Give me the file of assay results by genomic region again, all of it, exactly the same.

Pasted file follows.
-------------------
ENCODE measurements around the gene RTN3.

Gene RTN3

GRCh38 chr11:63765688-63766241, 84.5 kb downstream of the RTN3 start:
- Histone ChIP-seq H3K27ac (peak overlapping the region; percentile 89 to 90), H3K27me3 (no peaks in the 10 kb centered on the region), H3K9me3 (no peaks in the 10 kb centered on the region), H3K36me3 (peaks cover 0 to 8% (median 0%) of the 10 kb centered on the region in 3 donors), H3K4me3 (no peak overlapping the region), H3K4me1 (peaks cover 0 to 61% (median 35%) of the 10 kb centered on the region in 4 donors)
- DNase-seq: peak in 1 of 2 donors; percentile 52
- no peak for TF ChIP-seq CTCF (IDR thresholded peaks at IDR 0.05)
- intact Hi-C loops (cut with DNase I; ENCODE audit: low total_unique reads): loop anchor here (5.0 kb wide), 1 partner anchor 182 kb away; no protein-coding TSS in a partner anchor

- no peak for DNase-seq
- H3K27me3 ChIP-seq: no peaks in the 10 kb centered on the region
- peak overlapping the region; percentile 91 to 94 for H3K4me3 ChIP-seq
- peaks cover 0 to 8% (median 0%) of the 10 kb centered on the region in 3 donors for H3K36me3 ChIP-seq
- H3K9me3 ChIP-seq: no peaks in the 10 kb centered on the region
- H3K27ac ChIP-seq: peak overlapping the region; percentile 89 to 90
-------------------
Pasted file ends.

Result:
ENCODE measurements around the gene RTN3.

Gene RTN3

GRCh38 chr11:63765688-63766241, 84.5 kb downstream of the RTN3 start:
- Histone ChIP-seq H3K27ac (peak overlapping the region; percentile 89 to 90), H3K27me3 (no peaks in the 10 kb centered on the region), H3K9me3 (no peaks in the 10 kb centered on the region), H3K36me3 (peaks cover 0 to 8% (median 0%) of the 10 kb centered on the region in 3 donors), H3K4me3 (no peak overlapping the region), H3K4me1 (peaks cover 0 to 61% (median 35%) of the 10 kb centered on the region in 4 donors)
- DNase-seq: peak in 1 of 2 donors; percentile 52
- no peak for TF ChIP-seq CTCF (IDR thresholded peaks at IDR 0.05)
- intact Hi-C loops (cut with DNase I; ENCODE audit: low total_unique reads): loop anchor here (5.0 kb wide), 1 partner anchor 182 kb away; no protein-coding TSS in a partner anchor

- no peak for DNase-seq
- H3K27me3 ChIP-seq: no peaks in the 10 kb centered on the region
- peak overlapping the region; percentile 91 to 94 for H3K4me3 ChIP-seq
- peaks cover 0 to 8% (median 0%) of the 10 kb centered on the region in 3 donors for H3K36me3 ChIP-seq
- H3K9me3 ChIP-seq: no peaks in the 10 kb centered on the region
- H3K27ac ChIP-seq: peak overlapping the region; percentile 89 to 90